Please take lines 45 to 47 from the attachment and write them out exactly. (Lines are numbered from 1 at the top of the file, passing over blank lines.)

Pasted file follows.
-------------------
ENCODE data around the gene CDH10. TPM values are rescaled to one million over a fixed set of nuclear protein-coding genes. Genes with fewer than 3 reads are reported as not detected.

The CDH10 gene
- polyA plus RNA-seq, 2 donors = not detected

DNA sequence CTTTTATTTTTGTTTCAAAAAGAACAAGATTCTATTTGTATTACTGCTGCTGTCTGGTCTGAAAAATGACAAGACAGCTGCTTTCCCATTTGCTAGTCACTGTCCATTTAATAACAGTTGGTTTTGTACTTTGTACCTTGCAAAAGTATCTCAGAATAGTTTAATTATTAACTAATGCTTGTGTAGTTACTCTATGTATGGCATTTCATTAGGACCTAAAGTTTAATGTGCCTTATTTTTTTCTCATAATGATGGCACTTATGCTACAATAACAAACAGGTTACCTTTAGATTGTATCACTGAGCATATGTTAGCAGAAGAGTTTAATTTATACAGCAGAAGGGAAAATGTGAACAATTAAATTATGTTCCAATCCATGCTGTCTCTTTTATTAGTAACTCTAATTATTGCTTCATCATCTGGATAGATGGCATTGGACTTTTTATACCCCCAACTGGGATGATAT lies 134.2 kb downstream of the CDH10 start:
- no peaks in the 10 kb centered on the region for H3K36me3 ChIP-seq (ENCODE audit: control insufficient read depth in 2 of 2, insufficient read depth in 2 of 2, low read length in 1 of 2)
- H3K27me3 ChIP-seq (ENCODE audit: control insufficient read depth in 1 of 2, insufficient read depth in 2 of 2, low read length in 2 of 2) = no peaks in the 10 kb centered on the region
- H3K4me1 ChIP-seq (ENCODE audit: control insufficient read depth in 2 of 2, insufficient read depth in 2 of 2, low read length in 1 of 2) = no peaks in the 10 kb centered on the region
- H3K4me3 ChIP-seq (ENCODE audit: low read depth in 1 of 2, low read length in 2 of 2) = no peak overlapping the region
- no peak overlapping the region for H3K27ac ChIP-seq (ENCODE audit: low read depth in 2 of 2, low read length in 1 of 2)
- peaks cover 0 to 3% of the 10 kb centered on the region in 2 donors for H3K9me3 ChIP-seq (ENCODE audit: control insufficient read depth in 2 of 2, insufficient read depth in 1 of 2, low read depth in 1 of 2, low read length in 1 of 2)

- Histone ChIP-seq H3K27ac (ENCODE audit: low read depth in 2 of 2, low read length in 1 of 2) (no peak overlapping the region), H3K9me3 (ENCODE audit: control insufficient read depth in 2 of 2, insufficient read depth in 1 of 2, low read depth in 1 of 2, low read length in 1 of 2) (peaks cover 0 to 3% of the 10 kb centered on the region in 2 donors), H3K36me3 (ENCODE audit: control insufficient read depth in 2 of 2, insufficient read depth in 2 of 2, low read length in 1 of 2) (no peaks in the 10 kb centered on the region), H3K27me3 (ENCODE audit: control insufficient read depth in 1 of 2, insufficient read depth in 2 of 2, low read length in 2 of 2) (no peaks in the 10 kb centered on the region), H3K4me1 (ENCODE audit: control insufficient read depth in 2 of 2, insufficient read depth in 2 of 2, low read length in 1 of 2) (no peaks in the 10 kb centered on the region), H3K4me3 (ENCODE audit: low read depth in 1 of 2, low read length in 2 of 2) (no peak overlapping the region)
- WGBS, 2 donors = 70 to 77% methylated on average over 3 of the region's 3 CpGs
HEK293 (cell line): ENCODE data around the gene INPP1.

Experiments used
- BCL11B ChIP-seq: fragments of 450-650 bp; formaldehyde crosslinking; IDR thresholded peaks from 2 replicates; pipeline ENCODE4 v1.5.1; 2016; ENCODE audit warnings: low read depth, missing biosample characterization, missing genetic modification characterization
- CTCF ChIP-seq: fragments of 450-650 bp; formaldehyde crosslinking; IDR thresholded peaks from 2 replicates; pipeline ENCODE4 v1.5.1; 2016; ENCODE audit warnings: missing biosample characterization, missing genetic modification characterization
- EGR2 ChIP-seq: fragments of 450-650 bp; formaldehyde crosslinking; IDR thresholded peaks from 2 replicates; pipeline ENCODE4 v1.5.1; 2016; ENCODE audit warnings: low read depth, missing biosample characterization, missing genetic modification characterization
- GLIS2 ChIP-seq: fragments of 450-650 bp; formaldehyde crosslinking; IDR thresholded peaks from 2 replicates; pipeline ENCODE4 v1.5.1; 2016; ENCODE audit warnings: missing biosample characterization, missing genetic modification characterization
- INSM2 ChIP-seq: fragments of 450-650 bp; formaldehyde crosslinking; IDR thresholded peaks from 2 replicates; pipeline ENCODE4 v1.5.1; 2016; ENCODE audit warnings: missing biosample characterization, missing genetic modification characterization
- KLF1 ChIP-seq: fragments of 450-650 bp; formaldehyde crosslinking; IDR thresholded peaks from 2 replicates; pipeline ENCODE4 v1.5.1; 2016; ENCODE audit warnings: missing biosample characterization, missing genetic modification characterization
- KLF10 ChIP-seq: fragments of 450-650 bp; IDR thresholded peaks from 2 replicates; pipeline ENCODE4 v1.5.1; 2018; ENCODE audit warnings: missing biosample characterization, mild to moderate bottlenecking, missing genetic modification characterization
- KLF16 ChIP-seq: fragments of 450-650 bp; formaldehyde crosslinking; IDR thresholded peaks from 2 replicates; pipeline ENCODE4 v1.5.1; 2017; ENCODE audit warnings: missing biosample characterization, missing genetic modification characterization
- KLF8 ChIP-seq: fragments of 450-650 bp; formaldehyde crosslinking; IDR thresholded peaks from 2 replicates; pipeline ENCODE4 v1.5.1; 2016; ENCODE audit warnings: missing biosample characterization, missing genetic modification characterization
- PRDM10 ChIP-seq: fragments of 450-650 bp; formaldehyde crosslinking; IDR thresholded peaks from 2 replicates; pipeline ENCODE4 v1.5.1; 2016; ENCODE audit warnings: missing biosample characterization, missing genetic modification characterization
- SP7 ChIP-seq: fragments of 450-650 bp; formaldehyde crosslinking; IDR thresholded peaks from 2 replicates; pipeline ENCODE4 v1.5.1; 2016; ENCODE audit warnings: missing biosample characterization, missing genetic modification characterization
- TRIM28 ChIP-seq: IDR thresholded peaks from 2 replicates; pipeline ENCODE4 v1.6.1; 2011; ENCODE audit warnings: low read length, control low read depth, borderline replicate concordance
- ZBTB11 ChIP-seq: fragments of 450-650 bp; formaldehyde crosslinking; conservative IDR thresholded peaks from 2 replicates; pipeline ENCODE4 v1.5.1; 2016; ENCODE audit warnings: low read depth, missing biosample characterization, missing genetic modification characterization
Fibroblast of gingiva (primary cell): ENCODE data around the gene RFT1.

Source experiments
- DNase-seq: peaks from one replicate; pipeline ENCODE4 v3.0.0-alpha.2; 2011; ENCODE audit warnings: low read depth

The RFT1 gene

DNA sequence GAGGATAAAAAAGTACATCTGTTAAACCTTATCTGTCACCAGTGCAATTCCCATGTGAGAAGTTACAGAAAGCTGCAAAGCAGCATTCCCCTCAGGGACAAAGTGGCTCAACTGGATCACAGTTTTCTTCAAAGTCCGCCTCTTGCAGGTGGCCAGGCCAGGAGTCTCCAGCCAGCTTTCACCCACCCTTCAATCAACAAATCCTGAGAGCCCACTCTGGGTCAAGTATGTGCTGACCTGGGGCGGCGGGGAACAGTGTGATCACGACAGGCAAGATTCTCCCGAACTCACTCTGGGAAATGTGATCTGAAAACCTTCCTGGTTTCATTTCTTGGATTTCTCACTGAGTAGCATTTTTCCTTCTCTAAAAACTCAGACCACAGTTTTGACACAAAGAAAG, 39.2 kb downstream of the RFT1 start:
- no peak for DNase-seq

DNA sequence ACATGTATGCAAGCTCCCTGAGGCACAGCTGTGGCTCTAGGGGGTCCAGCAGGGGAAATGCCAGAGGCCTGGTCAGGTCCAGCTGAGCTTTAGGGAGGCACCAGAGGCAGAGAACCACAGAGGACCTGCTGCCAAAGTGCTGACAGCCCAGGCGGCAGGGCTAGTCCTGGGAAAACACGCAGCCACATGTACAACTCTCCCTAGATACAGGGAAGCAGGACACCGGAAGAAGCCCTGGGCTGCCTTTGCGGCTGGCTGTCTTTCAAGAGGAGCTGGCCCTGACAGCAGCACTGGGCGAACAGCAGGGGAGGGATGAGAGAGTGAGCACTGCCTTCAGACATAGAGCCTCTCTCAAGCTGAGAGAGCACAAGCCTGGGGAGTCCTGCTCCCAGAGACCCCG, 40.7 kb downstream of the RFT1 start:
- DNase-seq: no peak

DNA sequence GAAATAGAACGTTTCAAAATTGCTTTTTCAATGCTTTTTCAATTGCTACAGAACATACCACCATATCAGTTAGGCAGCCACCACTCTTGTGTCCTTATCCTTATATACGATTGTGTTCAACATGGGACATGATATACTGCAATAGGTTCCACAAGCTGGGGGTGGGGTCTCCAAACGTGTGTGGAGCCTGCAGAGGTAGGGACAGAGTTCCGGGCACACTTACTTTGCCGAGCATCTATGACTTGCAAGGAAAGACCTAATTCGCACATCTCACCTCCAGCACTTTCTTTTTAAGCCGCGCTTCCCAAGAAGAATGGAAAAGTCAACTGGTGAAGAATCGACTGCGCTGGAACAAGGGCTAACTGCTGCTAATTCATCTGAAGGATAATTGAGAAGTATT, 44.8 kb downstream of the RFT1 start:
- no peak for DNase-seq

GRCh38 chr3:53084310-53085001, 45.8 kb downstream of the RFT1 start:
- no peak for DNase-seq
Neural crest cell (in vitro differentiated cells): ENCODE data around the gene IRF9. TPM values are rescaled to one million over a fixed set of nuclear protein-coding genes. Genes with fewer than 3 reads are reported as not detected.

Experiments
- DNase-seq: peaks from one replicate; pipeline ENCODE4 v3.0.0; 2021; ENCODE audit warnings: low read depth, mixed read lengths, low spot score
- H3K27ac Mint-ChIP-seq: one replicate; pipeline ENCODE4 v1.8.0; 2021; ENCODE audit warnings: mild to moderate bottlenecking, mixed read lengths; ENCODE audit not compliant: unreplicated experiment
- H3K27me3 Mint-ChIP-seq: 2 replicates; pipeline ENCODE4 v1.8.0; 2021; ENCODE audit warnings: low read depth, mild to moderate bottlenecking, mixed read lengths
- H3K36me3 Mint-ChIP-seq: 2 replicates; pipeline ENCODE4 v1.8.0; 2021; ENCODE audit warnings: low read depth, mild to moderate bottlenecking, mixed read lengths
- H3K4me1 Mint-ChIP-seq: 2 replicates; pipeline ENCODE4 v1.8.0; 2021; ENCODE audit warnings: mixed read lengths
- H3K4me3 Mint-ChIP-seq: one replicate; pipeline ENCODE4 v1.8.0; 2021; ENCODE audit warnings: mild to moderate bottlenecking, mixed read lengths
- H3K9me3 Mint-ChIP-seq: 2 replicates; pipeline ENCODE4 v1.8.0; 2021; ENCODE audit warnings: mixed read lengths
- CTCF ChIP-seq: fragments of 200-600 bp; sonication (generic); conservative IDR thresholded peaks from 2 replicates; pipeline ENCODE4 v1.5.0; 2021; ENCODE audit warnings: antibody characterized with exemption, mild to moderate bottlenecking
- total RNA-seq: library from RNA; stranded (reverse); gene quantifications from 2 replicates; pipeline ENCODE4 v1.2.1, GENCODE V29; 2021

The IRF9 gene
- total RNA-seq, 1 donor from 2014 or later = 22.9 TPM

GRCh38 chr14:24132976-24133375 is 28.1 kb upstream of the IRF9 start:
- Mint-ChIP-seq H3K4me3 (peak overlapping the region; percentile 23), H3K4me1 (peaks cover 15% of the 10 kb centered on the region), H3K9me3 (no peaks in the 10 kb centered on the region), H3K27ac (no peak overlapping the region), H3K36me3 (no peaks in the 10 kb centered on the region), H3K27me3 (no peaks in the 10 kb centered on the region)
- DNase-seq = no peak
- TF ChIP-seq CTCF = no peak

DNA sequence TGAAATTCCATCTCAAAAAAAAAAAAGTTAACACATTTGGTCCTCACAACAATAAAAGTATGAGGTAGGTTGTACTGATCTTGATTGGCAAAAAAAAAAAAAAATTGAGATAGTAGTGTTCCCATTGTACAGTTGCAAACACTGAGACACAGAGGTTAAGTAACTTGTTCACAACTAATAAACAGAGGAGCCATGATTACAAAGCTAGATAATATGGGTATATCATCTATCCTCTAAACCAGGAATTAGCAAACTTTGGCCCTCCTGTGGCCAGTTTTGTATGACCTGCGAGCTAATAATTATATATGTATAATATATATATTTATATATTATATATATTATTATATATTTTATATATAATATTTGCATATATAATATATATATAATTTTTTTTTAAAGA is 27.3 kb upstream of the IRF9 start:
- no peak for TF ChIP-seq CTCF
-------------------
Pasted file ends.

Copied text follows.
- H3K36me3 Mint-ChIP-seq: 2 replicates; pipeline ENCODE4 v1.8.0; 2021; ENCODE audit warnings: low read depth, mild to moderate bottlenecking, mixed read lengths
- H3K4me1 Mint-ChIP-seq: 2 replicates; pipeline ENCODE4 v1.8.0; 2021; ENCODE audit warnings: mixed read lengths
- H3K4me3 Mint-ChIP-seq: one replicate; pipeline ENCODE4 v1.8.0; 2021; ENCODE audit warnings: mild to moderate bottlenecking, mixed read lengths